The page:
CabThe adjudication of corporate dissolution cases can and often does present any number of complex, fact-intensive issues that, if placed in the procedural context of an ordinary, plenary action, necessarily would occupy the parties in protracted pre-trial discovery proceedings including document exchange and depositions.

Dissolution cases in New York, however, are not ordinary lawsuits initiated by summons and complaint followed by discovery and trial.  Rather, the governing statutes mandate that the dissolution request be brought in the form of a so-called “special proceeding” initiated by petition and order to show cause followed usually within 4 to 6 weeks by a hearing based on the papers, akin to the manner in which a summary judgment motion is determined.  That is, the procedural rules for special proceedings laid out in Article 4 of the Civil Practice Law and Rules contemplate a potential summary disposition of the case at the initial hearing without the benefit (or detriment, depending on one’s point of view) of discovery.  CPLR Section 408 specifically requires leave of court before a party may serve a disclosure demand.

I have seen first hand and from afar many instances in which lawyers ignore the constraints on discovery in dissolution proceedings, or assume the court will rubber stamp applications for leave to serve discovery demands.  This is a mistake, as illustrated by a recent, unpublished decision by Nassau County Commercial Division Justice Timothy S. Driscoll in Matter of Kaufman (L.I. Yellow Cab Corp.), Short Form Order, Index No. 001486-09 (Sup Ct Nassau County Sept. 15, 2010).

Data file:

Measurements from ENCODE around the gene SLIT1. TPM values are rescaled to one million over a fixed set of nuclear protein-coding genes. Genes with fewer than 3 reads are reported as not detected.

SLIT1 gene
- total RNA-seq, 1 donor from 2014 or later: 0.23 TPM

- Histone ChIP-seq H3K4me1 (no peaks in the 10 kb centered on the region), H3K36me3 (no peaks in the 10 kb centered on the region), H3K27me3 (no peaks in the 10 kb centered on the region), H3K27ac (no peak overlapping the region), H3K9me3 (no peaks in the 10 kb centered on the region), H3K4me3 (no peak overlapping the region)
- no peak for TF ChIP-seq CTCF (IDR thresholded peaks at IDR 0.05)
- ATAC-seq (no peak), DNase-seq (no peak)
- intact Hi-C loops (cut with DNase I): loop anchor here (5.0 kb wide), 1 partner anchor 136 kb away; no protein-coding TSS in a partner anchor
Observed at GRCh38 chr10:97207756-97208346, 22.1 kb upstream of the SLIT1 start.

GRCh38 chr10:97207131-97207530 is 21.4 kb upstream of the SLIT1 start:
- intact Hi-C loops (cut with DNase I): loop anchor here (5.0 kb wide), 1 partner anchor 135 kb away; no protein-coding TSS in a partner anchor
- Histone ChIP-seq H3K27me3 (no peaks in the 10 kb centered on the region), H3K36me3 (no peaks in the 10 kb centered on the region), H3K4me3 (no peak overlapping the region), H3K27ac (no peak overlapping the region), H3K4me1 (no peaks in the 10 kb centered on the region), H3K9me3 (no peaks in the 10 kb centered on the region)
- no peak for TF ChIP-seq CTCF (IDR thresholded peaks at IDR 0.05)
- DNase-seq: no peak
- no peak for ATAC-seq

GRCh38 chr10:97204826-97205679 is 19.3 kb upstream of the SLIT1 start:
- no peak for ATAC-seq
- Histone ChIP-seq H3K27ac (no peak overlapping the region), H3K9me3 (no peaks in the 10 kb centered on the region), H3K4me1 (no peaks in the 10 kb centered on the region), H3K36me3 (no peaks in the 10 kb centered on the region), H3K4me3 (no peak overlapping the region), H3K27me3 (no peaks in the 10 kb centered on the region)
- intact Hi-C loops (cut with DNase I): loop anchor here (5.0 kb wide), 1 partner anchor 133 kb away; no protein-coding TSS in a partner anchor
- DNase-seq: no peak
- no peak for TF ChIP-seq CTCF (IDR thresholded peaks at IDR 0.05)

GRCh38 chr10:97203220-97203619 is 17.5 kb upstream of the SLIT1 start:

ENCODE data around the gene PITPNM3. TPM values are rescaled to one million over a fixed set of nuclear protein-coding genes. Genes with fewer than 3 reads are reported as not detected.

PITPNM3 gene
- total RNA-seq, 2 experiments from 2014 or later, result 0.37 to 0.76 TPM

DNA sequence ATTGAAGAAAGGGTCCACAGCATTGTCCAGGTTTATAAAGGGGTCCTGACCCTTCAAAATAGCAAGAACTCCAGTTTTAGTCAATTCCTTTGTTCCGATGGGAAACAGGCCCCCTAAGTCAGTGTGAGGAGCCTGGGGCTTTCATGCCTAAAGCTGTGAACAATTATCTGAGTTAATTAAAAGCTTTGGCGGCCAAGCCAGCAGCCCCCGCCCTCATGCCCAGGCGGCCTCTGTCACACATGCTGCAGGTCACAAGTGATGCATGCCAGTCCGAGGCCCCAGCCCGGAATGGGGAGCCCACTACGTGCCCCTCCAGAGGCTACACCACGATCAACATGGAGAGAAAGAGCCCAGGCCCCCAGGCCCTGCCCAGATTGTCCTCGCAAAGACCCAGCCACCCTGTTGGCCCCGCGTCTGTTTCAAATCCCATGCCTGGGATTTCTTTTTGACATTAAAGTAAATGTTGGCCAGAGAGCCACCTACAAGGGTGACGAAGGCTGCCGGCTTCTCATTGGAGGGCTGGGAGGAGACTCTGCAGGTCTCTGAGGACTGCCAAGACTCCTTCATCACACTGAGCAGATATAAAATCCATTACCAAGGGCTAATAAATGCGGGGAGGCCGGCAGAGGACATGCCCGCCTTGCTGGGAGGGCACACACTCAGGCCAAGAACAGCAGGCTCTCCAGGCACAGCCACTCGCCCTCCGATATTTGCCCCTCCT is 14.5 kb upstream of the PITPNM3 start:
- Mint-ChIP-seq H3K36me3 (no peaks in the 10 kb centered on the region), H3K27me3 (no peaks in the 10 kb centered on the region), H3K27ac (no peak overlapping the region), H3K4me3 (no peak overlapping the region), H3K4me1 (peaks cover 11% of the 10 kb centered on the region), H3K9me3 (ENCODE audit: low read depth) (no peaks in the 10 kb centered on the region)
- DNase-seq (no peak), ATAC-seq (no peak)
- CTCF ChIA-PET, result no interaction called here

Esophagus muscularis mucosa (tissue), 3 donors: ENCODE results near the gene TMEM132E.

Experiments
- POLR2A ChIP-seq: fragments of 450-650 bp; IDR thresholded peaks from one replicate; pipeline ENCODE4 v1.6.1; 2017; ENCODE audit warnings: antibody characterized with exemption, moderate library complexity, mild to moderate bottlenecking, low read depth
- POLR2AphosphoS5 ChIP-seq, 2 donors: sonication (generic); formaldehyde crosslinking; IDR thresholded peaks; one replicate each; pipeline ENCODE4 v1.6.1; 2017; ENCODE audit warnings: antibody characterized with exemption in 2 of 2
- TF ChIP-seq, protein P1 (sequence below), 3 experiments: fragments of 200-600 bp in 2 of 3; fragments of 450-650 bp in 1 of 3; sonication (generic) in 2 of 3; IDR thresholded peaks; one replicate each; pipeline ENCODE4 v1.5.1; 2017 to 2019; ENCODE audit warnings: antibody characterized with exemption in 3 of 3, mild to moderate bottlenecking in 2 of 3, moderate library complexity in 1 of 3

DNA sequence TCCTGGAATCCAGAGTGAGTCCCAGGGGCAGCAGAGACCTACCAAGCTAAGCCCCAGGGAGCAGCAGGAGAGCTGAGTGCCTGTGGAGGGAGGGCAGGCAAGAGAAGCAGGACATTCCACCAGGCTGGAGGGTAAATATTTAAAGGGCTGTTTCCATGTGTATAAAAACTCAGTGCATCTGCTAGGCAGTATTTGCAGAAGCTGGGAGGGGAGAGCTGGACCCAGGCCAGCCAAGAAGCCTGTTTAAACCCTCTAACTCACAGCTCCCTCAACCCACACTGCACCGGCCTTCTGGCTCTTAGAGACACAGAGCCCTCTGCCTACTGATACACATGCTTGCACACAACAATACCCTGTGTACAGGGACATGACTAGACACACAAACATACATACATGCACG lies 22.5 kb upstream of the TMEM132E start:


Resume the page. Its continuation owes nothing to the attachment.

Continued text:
Kaufman involves a taxi business started in 1963 based in Hicksville on Long Island, initially owned and operated by brothers William and Stephen Kaufman.  Years later Stephen’s son, Keith, and a non-family member also became shareholders.  In 2009, William as a 30% shareholder sued for judicial dissolution under Section 1104-a of the Business Corporation Law, claiming oppressive action involving Keith’s alleged misappropriation of company assets, nonpayment of sales tax and falsification of lease agreements with drivers.

The respondent shareholders elected to purchase William’s shares under BCL Section 1118, thereby converting the proceeding to a valuation contest.  William’s counsel subsequently served a notice to take Keith’s deposition which the respondents moved to quash on procedural and substantive grounds.  Procedurally, respondents argued that the deposition notice was invalid for failure to seek and obtain the court’s leave prior to serving the notice as required by CPLR 408.   Substantively, they argued lack of adequate justification in that the sole issue for trial was the fair value of Williams’ shares; that there already had been an exchange of experts’ valuation reports and production to William of all relevant financial information; and that William was actively involved in running the business.